Scientists working in the Marine Biology Laboratory at the University of Chicago have announced a breakthrough. The team has achieved the first gene knockout NSF pod using the squid Doryteuthis pealeii. That particular squid is described as an “exceptionally important” research organism for biology over the last 100 years.
For their achievement, the team used CRISPR-Cas9 genome editing to knock out a pigmentation gene in squid embryos. Removing that gene eliminated pigmentation in the eye and skin cells with high-efficiency. The image above shows a regular squid with black eyes and dots and the pinkish eyes and no dot squid that was modified.
Researchers say that the feat is a critical first step toward the ability to knock out and knock in genes in cephalopods to address a host of biological questions. Cephalopods are important to researchers because they have the largest brain of all invertebrates and a distributed nervous system that allows for instant camouflage and sophisticated behaviors. Studies of the squid could open avenues for applications in a wide range of fields, from medicine to robots and material science.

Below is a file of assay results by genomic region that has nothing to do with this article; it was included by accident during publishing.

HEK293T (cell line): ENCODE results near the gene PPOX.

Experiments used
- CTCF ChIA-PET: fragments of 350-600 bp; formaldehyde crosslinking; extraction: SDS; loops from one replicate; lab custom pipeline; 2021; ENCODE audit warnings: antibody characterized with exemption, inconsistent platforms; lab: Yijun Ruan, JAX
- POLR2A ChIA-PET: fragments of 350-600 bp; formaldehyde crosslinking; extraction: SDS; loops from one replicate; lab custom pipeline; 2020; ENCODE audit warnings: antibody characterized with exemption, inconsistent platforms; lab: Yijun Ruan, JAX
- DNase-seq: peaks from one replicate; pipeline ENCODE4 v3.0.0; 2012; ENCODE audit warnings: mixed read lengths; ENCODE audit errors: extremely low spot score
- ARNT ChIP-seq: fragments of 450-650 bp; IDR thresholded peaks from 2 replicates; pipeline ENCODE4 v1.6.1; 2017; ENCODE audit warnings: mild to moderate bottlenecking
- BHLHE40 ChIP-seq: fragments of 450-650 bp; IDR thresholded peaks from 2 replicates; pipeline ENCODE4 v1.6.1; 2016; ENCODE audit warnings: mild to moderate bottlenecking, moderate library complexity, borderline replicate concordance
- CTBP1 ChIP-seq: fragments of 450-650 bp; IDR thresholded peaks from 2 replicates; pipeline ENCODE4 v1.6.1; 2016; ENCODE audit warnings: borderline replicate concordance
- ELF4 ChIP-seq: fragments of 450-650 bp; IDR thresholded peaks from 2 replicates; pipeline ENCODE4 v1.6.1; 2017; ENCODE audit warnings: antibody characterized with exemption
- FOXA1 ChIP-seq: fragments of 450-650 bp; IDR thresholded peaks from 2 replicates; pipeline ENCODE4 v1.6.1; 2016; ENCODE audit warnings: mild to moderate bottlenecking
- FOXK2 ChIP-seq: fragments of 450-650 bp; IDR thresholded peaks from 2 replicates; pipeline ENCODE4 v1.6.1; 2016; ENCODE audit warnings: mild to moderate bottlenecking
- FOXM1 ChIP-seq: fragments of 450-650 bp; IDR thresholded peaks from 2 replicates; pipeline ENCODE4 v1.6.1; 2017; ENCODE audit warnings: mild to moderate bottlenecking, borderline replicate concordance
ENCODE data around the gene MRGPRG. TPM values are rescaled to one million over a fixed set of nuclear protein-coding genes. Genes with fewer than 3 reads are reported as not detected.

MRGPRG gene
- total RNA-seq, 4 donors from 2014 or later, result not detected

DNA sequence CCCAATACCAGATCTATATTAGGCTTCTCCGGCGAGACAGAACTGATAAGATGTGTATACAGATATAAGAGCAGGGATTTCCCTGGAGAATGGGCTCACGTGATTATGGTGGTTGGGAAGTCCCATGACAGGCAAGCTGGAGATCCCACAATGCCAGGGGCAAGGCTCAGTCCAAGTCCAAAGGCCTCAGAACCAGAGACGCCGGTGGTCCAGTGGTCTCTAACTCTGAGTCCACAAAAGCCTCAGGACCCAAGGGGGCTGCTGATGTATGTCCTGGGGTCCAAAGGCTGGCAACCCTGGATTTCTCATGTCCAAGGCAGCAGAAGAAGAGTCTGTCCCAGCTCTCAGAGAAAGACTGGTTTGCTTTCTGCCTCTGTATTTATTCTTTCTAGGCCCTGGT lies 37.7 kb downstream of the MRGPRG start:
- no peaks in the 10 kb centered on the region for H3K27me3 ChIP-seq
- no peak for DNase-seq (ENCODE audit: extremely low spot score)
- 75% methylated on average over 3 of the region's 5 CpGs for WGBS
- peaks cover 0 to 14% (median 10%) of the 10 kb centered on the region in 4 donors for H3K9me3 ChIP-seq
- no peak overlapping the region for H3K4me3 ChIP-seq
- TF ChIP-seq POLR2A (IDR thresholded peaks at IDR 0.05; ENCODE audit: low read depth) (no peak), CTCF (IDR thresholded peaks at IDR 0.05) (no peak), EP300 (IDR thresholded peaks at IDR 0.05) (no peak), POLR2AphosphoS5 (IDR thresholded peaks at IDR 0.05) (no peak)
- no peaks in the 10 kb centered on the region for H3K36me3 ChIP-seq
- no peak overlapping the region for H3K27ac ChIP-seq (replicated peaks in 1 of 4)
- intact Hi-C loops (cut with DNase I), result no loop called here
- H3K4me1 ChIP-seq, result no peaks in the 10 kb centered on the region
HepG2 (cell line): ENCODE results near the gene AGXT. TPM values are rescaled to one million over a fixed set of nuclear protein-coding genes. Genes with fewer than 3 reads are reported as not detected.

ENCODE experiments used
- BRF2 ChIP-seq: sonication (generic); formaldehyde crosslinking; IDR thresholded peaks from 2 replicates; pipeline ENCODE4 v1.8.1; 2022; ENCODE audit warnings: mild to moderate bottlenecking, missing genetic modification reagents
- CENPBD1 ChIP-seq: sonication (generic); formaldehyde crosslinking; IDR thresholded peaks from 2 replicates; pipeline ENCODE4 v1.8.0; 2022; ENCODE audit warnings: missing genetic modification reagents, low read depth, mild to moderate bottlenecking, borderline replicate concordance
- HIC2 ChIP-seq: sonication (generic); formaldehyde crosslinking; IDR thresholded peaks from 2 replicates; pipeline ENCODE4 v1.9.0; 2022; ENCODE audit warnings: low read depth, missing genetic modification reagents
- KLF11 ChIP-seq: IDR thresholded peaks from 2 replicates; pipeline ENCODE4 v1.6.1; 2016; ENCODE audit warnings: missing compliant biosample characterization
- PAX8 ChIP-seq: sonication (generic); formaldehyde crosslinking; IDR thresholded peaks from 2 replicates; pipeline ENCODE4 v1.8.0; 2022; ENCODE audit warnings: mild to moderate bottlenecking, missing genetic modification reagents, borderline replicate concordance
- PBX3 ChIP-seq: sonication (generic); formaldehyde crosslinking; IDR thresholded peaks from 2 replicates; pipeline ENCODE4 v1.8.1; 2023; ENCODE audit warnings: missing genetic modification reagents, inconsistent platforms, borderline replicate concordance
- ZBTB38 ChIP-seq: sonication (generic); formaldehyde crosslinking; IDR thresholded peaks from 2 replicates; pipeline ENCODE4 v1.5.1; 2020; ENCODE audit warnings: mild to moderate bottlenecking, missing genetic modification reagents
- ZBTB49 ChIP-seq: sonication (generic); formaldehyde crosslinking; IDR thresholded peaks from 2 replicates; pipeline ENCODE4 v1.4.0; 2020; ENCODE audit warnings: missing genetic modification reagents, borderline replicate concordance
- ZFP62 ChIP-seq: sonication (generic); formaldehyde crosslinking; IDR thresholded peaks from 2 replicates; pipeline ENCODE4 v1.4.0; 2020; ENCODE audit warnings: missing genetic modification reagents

Being able to remove specific genes as a step towards having the capacity to knock in genes to facilitate research. Genes for things like fluorescent proteins that can be imaged to track neural activity or other dynamic processes could eventually be added. One major challenge of the operation was delivering the CRISPR-Cas system into the single-cell squid embryo.
The technique involved developing micro-scissors to clip the very tough outer surface of the egg and a beveled quartz needle to deliver CRISPR-Cas9 reagents through the cut. Studying this particular type of squid has led to foundational advances in neurobiology. In the 1950s, Alan Hodgkin and Andrew Huxley became Nobel Prize laureates for their work on action potential with the species.